This paper investigates Abelard’s first argument against the ‘material essence’ realist view on universals in the Logica ‘Ingredientibus’. It analyses three different interpretations of the argument, those of Alain de Libera, Peter King and Martin Tweedale. Much depends on the (for this section, single) manuscript reading ‘iam corpus’ in a crucial passage. The paper argues against the manuscript reading (endorsed by some scholars) and in favour of the emendation ‘non corpus’ suggested by the editor, Bernhard Geyer. The emended reading is supported by comparison with similar arguments of Abelard and his school found in published and unpublished sources.
Cf. de LiberaL’Art des généralités321-323; also adopted by Brumberg ‘Le problème’ 73-74. De Libera quotes Jolivet Abélard ou la philosophie 128-129 in his support (Jolivet’s translation however also admits the standard interpretation). De Libera notes that his subdivision of the text is different from Spade’s (which as we shall see follows King’s interpretation) but he does not specifically discuss the point. The standard interpretation is not discussed by Brumberg either.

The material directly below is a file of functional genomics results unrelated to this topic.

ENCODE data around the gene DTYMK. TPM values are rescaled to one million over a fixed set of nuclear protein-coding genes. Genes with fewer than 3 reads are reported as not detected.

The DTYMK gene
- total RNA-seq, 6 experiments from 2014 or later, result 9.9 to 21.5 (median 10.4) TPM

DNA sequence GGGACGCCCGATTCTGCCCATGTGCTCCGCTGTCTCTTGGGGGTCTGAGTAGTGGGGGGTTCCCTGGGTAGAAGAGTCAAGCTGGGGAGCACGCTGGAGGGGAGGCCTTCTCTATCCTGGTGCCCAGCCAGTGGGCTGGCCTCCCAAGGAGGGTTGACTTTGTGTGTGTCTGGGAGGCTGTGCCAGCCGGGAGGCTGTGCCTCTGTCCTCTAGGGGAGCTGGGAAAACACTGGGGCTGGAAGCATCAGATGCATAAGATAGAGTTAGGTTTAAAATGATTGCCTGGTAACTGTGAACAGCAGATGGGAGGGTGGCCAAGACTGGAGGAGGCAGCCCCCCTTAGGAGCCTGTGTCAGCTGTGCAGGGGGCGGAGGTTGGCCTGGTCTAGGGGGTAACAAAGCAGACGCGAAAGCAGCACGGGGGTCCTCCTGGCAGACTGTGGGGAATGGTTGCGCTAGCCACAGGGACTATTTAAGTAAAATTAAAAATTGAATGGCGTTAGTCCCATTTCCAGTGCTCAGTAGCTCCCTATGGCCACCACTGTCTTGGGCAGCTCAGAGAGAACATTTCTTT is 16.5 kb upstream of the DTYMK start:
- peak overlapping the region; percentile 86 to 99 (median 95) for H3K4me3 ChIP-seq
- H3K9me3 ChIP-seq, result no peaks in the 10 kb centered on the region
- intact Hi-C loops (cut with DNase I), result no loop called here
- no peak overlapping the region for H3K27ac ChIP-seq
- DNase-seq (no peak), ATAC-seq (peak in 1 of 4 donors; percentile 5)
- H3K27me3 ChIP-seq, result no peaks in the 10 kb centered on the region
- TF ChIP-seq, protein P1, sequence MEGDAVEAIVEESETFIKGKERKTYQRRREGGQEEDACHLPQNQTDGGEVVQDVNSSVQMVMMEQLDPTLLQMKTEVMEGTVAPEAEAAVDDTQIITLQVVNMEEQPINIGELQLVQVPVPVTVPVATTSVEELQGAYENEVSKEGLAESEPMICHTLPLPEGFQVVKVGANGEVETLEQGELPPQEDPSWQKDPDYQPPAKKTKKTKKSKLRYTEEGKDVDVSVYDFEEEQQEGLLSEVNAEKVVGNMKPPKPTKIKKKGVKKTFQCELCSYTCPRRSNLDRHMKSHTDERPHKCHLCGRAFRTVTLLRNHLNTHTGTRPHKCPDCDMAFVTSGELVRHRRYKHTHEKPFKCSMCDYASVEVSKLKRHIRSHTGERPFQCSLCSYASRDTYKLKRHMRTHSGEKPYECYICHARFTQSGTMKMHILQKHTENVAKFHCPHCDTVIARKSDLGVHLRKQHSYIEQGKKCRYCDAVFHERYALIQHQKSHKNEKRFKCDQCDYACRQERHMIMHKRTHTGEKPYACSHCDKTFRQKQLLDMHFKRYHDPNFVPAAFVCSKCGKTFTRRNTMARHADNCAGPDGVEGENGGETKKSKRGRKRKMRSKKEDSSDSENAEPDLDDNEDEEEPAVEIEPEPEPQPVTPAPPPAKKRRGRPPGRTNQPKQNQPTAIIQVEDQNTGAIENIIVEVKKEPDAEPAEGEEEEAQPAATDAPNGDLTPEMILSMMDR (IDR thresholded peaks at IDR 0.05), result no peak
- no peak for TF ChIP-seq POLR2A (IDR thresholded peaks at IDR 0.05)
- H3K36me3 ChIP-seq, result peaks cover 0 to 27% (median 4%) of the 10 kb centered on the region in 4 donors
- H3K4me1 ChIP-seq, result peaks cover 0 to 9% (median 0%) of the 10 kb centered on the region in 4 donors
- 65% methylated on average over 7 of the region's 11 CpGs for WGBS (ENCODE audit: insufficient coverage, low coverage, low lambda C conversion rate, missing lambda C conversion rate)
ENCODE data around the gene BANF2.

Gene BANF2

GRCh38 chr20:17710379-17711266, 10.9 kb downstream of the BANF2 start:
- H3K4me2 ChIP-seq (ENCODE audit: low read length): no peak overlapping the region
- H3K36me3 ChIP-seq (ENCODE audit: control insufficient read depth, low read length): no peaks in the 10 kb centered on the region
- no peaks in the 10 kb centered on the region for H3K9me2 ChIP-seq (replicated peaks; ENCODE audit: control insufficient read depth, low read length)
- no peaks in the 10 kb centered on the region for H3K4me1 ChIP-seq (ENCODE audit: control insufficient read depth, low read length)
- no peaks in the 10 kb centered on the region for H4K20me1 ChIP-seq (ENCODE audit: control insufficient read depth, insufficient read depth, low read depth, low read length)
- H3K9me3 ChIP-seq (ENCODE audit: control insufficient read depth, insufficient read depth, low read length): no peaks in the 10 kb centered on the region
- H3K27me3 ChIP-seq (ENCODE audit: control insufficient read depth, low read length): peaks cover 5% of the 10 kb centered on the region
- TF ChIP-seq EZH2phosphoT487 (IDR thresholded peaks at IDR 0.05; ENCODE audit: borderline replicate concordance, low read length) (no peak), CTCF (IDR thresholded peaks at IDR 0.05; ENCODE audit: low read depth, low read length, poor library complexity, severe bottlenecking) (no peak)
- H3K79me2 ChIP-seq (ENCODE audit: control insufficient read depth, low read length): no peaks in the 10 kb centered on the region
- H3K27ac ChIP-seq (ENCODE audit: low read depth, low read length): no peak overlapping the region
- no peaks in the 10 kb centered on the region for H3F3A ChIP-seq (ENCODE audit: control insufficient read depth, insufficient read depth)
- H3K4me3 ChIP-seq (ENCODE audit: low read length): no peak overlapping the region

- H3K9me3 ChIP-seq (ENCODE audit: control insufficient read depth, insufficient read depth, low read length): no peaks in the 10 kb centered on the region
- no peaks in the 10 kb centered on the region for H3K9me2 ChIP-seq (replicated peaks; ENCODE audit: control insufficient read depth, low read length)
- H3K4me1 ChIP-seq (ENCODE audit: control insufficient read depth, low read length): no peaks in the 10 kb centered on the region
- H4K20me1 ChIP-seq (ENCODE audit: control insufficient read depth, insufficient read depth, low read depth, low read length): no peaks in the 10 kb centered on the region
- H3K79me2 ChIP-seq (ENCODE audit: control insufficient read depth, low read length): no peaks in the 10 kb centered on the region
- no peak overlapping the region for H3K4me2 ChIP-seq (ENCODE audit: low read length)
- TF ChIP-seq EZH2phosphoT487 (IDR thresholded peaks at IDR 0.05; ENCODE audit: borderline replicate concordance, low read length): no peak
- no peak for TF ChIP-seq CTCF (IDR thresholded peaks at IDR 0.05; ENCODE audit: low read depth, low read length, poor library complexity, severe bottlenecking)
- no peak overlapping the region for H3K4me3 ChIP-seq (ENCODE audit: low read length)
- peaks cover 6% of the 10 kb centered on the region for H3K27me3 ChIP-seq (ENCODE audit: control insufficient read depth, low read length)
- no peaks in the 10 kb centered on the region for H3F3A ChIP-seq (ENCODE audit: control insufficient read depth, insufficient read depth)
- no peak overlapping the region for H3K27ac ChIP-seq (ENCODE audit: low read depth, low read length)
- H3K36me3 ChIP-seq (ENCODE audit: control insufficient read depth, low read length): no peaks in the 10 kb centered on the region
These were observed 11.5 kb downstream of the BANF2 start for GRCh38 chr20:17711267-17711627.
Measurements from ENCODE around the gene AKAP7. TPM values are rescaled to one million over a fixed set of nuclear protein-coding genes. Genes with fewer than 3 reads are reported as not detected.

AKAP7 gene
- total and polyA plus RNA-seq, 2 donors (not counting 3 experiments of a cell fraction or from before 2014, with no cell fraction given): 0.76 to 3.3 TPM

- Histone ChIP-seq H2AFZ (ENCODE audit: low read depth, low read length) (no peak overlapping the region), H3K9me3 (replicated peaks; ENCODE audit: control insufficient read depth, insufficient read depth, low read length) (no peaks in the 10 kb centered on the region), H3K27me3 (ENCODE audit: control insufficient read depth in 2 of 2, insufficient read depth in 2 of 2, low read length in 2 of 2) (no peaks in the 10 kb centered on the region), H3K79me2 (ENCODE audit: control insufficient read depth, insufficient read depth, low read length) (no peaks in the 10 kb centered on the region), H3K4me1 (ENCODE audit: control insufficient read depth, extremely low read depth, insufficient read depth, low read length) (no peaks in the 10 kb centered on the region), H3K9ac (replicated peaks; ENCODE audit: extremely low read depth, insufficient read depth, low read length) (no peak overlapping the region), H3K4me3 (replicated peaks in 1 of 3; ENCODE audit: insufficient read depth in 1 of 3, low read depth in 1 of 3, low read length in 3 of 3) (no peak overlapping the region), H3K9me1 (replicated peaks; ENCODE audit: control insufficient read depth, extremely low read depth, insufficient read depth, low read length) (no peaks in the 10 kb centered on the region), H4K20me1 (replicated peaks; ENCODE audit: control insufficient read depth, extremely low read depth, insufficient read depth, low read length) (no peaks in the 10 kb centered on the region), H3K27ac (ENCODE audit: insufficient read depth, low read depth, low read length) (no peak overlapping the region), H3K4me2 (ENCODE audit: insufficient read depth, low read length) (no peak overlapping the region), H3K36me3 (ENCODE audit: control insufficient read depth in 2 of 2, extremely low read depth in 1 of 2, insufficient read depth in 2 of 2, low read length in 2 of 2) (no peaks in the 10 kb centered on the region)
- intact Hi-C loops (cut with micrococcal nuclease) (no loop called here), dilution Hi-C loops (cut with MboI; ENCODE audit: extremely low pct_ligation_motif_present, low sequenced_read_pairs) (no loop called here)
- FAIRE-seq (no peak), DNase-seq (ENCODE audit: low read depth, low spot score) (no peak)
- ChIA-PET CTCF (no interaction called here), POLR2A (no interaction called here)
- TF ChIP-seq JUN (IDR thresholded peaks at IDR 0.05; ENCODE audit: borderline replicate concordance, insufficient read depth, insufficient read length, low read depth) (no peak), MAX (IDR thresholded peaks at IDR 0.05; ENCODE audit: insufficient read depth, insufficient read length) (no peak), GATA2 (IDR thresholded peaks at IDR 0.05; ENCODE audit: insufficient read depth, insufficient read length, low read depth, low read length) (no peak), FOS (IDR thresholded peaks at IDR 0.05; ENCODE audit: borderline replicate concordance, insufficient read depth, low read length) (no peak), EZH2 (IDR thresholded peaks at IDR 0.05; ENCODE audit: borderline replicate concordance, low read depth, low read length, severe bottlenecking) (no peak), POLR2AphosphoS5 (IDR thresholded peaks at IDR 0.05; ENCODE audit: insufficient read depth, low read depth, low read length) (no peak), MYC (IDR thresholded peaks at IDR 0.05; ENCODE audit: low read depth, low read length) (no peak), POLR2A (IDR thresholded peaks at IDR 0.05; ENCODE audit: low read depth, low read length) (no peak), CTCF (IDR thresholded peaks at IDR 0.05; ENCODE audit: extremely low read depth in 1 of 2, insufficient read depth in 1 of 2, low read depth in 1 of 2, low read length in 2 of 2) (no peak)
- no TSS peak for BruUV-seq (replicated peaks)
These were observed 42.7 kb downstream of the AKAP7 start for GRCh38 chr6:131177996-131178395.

Cf. the very beginning of the passageLI11.25-28 (Lafleur-Carrier ‘Abélard et les universaux’ 154 § 27): “Sed fortassis dicetur secundum illam sententiam quia non inde rationalitas et irrationalitas minus sunt contraria quod taliter reperiuntur in eodem scilicet eodem genere uel in eadem specie nisi scilicet in eodem indiuiduo fundentur. Quod etiam sic ostenditur. Vere rationalitas et irrationalitas in eodem indiuiduo sunt quia in Socrate. Sed quod in Socrate simul sint inde conuincitur quod . . .” If de Libera’s interpretation is followed it is not entirely clear why merealists should be saying that “rationality and irrationality are no less contraries because they are found in this way in the same thing—that is in the same genus or in the same species—unless they are based in the same individual” (trans. Spade 31 my italics).